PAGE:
oceanic bogs have a rather flat mire expanse, with occasional pools of water. Whereas the mire expanse surface of these raised bogs is flat, the dome of water contained within the bog peat is convex and thus the driest part of the bog is at the edges just before contact with the fen lagg. This marginal, relatively dry upslope to the mire expanse is usually treed and is termed the 'rand'.
In continental areas, bogs have a very different appearance (Figure 6). These continental bogs have a conspicuous tree layer and abundant shrubs (mostly Ledum spp. or Chamaedaphne calyculata) while pools of water are not present. In North America, the endemic tree species, Picea mariana, dominates these continental bogs, while in Russia bogs have scattered individuals of Pinus sylvestris. Farther north in the subarctic and northern boreal zones, peat soils contain permafrost. When entire bog landforms are frozen, the bog becomes drier and dominated by lichens (especially species of the reindeer lichen, Cladina). Unfrozen or melted areas contained within these peat plateaus are easily recognized features termed collapse scars (Figure 7). Peat plateaus form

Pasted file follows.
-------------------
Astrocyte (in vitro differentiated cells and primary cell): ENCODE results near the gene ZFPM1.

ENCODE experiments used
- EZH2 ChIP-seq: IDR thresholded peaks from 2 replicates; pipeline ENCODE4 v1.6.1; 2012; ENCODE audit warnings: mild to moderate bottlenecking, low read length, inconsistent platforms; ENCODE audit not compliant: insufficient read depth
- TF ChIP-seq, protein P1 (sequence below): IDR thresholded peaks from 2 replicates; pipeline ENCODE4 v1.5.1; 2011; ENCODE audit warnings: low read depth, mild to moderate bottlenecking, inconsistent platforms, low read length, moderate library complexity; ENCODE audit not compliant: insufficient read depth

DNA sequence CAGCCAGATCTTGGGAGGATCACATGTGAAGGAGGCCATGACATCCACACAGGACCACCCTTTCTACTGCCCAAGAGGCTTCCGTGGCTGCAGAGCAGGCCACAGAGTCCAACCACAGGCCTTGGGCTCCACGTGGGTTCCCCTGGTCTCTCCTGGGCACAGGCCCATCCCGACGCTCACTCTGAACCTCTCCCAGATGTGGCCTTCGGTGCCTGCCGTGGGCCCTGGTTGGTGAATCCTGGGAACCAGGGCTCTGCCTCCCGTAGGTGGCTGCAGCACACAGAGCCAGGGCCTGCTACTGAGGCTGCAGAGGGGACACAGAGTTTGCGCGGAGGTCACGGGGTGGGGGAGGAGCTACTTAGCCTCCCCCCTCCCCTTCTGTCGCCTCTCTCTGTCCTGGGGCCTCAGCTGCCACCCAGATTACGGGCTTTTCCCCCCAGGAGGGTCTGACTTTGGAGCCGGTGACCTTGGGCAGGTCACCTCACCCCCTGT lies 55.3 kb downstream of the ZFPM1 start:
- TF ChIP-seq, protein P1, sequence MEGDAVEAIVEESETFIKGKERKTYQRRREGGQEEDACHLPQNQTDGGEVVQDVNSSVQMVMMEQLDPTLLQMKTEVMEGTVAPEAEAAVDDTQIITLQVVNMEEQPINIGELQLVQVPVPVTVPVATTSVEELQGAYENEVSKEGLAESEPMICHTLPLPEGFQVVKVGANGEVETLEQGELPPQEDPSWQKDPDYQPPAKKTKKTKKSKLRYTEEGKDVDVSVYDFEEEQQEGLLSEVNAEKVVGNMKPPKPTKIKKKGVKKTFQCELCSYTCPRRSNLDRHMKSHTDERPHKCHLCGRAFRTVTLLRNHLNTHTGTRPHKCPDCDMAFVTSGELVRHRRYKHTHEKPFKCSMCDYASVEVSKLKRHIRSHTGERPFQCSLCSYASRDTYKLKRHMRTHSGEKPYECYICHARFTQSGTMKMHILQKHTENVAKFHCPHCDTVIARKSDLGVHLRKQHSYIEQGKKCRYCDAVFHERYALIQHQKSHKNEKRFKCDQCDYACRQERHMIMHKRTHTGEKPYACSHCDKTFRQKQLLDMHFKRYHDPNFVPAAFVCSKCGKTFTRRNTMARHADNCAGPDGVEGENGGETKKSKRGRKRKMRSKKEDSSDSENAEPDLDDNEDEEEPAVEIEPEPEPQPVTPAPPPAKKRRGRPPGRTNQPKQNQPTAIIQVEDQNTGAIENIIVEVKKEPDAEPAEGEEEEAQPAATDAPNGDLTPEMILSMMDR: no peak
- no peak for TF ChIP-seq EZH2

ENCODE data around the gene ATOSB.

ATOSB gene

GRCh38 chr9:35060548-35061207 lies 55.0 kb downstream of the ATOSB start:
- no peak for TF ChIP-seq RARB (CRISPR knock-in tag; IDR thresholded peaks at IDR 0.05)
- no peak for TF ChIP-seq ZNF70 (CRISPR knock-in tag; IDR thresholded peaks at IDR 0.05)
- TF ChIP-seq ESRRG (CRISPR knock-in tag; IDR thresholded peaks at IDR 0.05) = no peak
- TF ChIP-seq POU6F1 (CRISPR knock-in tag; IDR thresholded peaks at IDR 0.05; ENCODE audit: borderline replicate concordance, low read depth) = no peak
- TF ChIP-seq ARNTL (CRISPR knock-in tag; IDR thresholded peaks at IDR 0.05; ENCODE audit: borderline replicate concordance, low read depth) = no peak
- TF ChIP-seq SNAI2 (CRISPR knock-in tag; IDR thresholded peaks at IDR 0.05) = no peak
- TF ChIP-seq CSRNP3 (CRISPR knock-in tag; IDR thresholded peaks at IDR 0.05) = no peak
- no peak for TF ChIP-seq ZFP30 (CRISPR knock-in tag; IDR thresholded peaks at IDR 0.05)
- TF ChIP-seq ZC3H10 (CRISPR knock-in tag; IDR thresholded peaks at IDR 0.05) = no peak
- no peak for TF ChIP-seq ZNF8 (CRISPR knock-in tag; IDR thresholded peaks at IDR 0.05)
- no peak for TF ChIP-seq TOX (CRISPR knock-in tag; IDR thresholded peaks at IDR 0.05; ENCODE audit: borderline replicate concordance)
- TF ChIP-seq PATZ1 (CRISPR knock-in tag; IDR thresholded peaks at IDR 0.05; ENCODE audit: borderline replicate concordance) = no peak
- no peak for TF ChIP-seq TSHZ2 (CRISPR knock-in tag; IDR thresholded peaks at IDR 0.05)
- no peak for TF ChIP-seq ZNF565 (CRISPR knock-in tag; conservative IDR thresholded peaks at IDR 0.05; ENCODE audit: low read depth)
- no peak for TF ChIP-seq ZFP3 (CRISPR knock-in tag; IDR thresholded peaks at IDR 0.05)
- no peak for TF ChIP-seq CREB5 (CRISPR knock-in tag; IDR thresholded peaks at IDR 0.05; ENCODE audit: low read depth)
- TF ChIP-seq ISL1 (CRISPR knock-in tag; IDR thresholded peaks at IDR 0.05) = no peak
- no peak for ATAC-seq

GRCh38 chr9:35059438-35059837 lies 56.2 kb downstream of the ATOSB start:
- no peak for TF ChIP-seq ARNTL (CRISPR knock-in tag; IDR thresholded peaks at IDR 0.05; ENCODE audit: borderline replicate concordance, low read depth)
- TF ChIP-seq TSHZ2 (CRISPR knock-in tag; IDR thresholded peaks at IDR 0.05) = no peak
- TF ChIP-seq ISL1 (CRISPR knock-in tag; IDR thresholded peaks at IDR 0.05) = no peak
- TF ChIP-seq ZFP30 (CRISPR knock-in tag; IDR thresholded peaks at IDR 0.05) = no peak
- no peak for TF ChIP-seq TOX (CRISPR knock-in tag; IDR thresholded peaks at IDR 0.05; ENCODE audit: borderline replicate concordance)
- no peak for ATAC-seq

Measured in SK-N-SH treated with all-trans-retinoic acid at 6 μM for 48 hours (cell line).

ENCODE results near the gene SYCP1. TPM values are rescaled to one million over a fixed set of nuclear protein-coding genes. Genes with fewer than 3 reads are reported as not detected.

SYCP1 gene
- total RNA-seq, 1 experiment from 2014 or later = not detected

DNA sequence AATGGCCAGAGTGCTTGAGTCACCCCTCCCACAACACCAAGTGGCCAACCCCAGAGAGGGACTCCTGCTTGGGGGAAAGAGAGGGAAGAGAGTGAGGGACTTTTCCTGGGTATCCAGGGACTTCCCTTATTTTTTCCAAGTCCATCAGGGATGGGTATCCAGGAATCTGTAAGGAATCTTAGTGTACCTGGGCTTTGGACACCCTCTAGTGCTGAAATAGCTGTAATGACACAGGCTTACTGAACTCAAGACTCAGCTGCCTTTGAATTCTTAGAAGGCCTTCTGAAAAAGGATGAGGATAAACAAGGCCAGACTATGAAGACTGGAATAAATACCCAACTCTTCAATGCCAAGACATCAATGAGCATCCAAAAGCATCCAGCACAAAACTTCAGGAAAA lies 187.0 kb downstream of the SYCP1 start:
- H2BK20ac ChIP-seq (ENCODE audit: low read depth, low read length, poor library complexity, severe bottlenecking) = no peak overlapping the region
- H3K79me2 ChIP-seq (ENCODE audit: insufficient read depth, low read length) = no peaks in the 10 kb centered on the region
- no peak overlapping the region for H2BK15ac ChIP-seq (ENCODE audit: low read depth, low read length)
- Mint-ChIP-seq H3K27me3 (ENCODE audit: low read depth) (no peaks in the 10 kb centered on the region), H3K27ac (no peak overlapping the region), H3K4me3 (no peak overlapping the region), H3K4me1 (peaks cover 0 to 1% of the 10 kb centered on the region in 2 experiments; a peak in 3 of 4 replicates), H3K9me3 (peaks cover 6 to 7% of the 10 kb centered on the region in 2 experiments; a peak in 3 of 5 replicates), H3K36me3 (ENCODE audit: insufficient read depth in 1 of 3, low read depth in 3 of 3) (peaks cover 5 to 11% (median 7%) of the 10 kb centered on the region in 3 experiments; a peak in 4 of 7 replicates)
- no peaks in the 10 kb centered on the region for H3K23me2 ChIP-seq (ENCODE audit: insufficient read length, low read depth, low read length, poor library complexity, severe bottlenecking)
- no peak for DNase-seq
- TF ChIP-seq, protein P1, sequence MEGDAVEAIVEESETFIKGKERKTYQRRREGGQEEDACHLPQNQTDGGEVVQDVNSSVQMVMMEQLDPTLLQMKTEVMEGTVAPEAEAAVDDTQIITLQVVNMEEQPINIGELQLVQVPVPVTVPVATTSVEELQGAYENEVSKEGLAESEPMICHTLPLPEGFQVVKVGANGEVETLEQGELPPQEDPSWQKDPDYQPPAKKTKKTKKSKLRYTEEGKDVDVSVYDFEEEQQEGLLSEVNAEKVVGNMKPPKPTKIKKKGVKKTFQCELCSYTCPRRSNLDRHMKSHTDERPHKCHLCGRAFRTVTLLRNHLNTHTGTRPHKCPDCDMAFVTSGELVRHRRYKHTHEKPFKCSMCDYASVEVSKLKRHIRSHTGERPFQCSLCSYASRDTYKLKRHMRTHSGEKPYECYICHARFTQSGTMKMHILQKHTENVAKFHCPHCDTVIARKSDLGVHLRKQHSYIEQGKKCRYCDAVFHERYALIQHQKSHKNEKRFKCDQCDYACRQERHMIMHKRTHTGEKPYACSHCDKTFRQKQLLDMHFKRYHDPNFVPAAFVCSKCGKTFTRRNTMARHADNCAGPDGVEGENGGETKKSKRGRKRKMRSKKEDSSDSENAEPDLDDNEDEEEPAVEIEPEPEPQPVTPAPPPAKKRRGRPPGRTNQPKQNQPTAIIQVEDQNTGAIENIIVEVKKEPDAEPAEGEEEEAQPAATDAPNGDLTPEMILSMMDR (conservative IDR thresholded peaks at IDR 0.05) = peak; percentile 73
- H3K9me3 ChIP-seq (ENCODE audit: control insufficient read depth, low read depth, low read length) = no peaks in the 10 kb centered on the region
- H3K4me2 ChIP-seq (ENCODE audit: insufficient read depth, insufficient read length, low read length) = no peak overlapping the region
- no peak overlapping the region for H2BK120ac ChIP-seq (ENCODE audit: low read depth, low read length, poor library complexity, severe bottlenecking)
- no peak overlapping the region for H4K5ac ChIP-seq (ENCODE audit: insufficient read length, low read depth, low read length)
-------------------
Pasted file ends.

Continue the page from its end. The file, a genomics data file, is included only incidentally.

extensive landscapes across the subarctic zone of both North America and Siberia. Farther south in the boreal zone, bog landforms may contain only scattered pockets of permafrost (frost mounds), that over the past several decades have been actively melting. Recent melting of the raised frost mounds results in collapse of the mound and active revegetation by fen vegetation to form wet, internal lawns with associated dead and leaning trees (Figure 8).
Fens are peatlands that are minerotrophic that when compared to bogs have higher amounts of base cations and associated anions. All fens have an abundance of Carex and Eriophorum spp. and water levels at or near the surface of the peat (thus acrotelms are poorly developed). Unlike bogs that are characterized by high microrelief of
hummocks and hollows, fens feature a more level topography of extensive carpets and lawns dominated by species of mosses (Figure 9). Depending on the characteristics of the surrounding water, fens can by divided into three types.
These Sphagnum-dominated peatlands are associated with acidic waters (pH 3.5-5.5) that contain the least amount of base cations and little or no bicarbonate alkalinity.